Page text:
“Before enlightenment, chop wood, carry water, after enlightenment, chop wood, carry water” is an old Zen saying regarding work. When Gary Danielson used it in the third quarter of the Iron Bowl to reference Auburn’s workmanlike comeback, I was reminded of the power in the simplicity of its truth. Alabama chopped wood and carried water in its opening 20 minutes. Then it rested to the sounds of the cheers. Auburn continued to chop wood and carry water; it paid off in the 20th minute when a beaten linebacker chased Mark Ingram for 30 yards, dove, and slugged the football out of Ingram’s grip, saving a score. Chop Wood and Carry Water. Alabama chopped some more wood and got back to the 10 yard line. Then an Auburn lineman beat his blocker, stripped the quarterback, and got back up to recover the ball. Carry water.
The second half was consistent with the last 10 minutes of the first half. Alabama forgot what got them to the lead, and Auburn just continued to do what they did all year: chop wood, carry water. Auburn demonstrated the Zen throughout the year, and because it’s so hard to do, it seemed so improbable. We all want the mountaintop experiences, the speed of the hare. Yet the tortoise had wood and water under his shell when he crossed the finish line.
Auburn played the same way every game for 60 minutes. When the other team was ahead, they continued to do what they could and stay steady. They took some blows and had setbacks. Competition does that. Yet if you watched their games all year, you saw a team consistently doing what it knew how to do. When they had the lead, they blocked and tackled. When they fell behind, they blocked and tackled. And by the fourth quarter, they always blocked and tackled until the game was over. Chop wood, carry water.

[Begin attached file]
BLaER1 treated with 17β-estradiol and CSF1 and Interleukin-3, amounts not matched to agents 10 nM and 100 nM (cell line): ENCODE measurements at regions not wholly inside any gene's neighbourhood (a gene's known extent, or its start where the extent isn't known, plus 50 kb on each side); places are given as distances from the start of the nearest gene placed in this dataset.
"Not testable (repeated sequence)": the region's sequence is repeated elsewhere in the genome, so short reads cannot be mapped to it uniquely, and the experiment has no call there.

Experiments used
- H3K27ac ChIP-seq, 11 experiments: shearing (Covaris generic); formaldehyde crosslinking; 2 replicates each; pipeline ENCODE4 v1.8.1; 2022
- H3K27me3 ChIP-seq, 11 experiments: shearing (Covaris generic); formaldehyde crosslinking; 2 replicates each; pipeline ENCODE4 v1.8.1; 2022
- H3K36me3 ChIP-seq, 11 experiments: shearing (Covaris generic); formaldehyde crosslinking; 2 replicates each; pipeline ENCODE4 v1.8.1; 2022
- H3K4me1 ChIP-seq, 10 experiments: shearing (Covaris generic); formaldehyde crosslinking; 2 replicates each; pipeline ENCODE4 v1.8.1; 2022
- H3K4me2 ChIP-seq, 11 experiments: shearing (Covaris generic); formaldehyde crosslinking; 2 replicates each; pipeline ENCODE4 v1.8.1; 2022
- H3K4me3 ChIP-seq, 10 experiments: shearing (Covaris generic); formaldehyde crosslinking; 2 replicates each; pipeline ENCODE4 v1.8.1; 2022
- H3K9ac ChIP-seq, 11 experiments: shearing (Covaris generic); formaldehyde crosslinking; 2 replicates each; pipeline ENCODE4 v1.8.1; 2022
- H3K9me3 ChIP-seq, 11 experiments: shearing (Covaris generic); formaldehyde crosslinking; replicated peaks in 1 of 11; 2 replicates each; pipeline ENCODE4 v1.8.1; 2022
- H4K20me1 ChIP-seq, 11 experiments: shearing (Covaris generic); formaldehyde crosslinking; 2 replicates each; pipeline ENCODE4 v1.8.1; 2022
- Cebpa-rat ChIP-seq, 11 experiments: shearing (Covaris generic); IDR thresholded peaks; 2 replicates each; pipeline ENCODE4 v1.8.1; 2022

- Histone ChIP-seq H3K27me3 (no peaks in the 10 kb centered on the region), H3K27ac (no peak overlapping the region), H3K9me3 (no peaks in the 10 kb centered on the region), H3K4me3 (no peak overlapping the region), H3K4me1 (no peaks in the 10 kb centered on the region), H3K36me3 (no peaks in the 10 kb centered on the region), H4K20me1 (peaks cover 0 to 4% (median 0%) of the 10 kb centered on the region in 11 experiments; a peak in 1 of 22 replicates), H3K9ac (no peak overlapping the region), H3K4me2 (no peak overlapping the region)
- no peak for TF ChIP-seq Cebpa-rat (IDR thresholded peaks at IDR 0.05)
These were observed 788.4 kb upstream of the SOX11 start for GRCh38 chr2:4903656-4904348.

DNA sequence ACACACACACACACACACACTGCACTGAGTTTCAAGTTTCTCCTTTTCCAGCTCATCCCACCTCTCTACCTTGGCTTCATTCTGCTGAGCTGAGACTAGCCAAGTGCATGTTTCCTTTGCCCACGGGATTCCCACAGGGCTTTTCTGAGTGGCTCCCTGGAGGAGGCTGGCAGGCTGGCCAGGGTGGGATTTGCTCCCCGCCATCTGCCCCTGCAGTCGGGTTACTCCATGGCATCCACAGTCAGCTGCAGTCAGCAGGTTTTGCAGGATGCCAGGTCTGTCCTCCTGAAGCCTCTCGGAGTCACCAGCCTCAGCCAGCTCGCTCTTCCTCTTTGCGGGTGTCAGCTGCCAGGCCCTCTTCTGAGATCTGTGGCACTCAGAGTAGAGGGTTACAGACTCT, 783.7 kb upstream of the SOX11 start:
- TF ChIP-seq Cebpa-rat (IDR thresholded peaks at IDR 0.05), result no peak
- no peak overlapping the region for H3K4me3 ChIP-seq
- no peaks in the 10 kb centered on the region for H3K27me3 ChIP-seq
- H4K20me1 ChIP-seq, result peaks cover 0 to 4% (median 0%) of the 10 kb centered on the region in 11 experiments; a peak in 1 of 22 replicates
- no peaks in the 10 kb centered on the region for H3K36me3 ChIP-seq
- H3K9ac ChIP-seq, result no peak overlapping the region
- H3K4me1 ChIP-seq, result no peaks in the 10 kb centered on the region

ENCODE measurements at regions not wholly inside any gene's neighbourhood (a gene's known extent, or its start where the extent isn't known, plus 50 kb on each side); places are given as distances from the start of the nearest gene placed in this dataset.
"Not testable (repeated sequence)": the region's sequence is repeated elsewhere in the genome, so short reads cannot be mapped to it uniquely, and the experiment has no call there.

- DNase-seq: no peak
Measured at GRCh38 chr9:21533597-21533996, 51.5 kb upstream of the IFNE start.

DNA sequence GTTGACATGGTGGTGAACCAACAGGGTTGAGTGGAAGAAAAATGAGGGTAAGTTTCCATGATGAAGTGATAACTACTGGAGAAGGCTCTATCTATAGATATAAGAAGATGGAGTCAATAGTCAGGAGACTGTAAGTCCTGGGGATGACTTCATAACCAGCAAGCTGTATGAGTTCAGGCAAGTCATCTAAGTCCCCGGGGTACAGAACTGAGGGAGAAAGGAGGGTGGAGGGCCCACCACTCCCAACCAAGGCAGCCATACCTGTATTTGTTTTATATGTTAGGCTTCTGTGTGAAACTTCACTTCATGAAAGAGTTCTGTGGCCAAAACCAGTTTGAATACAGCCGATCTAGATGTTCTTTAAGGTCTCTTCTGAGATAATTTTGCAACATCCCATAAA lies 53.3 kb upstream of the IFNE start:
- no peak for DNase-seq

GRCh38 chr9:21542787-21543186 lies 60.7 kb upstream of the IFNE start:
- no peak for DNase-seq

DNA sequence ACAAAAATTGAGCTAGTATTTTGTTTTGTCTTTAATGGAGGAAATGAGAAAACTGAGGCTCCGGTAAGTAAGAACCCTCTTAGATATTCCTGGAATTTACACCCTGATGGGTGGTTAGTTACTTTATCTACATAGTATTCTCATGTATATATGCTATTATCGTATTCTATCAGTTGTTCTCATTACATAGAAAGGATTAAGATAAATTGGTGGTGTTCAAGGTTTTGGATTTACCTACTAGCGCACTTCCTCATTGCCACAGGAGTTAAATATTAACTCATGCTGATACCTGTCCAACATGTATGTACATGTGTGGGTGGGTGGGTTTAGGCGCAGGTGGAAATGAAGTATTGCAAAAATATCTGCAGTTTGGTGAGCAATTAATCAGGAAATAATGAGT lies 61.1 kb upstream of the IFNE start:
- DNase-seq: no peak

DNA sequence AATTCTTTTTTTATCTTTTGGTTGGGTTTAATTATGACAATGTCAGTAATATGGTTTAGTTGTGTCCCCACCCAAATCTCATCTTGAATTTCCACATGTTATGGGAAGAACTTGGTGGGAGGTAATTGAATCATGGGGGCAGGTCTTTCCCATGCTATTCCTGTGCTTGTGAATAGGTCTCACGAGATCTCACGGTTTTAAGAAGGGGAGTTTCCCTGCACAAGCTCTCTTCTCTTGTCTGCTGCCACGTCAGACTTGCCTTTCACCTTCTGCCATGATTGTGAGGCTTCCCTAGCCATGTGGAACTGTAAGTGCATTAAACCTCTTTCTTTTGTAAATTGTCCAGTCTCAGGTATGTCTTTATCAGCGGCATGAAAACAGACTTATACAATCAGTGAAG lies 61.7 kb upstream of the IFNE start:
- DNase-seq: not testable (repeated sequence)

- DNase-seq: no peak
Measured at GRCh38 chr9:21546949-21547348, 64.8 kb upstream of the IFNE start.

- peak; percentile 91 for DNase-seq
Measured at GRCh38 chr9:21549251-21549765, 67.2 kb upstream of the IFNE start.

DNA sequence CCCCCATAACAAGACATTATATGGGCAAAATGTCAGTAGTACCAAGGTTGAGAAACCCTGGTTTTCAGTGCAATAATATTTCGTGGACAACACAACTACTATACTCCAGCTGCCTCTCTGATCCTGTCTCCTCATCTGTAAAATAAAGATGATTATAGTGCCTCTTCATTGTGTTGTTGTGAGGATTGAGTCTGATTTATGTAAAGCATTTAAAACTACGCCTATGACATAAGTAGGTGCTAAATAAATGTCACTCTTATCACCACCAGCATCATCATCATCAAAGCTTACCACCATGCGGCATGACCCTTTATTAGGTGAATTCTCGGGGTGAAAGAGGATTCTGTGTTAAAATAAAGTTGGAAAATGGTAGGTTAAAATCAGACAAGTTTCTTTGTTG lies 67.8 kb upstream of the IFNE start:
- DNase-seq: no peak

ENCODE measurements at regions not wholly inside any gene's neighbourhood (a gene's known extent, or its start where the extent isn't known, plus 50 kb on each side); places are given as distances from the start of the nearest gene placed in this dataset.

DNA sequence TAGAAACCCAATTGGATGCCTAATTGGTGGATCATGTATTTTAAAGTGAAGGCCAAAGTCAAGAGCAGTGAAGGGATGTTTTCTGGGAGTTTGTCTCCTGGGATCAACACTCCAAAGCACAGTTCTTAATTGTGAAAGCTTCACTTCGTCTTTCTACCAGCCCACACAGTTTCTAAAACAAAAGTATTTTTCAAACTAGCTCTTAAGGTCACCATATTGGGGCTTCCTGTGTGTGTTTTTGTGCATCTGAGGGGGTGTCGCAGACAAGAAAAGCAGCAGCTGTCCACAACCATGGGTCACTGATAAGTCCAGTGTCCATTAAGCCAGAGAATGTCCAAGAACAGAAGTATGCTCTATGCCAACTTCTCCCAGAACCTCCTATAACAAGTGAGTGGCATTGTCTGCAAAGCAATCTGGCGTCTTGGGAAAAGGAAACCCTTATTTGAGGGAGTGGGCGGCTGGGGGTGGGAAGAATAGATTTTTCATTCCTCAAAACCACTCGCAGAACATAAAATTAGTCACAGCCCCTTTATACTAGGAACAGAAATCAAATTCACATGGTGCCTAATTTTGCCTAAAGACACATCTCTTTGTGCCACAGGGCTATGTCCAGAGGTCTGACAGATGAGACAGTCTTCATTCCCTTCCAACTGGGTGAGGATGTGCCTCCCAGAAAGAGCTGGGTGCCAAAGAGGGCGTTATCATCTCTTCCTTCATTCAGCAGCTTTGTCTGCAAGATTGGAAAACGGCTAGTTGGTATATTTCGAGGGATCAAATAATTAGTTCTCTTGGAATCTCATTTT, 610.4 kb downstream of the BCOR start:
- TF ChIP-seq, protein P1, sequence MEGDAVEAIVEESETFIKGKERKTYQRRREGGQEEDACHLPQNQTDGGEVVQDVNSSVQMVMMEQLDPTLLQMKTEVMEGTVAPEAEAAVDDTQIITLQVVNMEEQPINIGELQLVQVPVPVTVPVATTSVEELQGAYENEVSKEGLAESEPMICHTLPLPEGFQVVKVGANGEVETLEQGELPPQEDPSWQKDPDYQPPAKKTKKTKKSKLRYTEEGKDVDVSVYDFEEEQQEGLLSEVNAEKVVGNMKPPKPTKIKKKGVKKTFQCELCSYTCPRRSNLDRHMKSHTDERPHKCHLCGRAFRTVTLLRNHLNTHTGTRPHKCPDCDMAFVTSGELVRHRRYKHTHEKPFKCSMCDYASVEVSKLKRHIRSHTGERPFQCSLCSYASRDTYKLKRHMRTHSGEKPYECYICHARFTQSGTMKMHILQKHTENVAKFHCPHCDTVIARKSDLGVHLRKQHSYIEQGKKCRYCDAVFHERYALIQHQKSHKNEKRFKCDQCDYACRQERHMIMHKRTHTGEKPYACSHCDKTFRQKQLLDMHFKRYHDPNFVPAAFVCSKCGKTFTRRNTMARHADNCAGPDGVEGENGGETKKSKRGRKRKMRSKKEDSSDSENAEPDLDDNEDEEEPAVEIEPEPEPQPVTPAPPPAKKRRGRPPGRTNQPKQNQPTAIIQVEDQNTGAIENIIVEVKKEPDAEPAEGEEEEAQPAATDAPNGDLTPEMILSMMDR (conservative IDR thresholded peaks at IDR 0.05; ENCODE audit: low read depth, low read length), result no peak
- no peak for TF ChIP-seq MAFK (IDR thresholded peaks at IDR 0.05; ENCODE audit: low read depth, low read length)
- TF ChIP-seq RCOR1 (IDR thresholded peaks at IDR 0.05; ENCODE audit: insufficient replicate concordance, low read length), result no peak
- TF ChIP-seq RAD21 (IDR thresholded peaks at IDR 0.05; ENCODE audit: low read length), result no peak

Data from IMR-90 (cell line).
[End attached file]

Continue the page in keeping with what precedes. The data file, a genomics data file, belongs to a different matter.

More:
Formations change, players change, schemes change and sometimes come back. Can anyone remember the single wing? Business models change, customers and markets change, production/logistics change and sometimes come back in style. Yet the basics remain the same. Call it blocking, tackling, meeting needs, building relationships, quality manufacturing, supply line management, or chop wood, carry water. In the end, the foundation of lasting success is doing the basics well all the time.
We all have something that we are now better at doing thanks to our chopping wood, carrying water approach. For me it’s bass playing. I am maybe 20% of the way to mastery, having played maybe 2,000 hours. But thanks to a guitar playing janitor, I chopped wood when I wanted to quit. The standing joke about me was, “If a clean note fell off of Rick’s bass, would anyone hear it?.” Yet, the desire for mastery, a basic intrinsic motivator, mixed with Charles Hendrix’s encouragement, “Rick you ain’t bad, you just need another 1,000 hours,” got me on to a basic level of competence. Dan Pink in his book, Drive, does a great job of explaining intrinsic motivation. Chop wood, carry water.
So remember when you reach that business pinnacle or sports goal, be it sales, profits, or wins, after enlightenment, chop wood, carry water. And if this is still Zen to you, call Nick Saban. He’ll elaborate.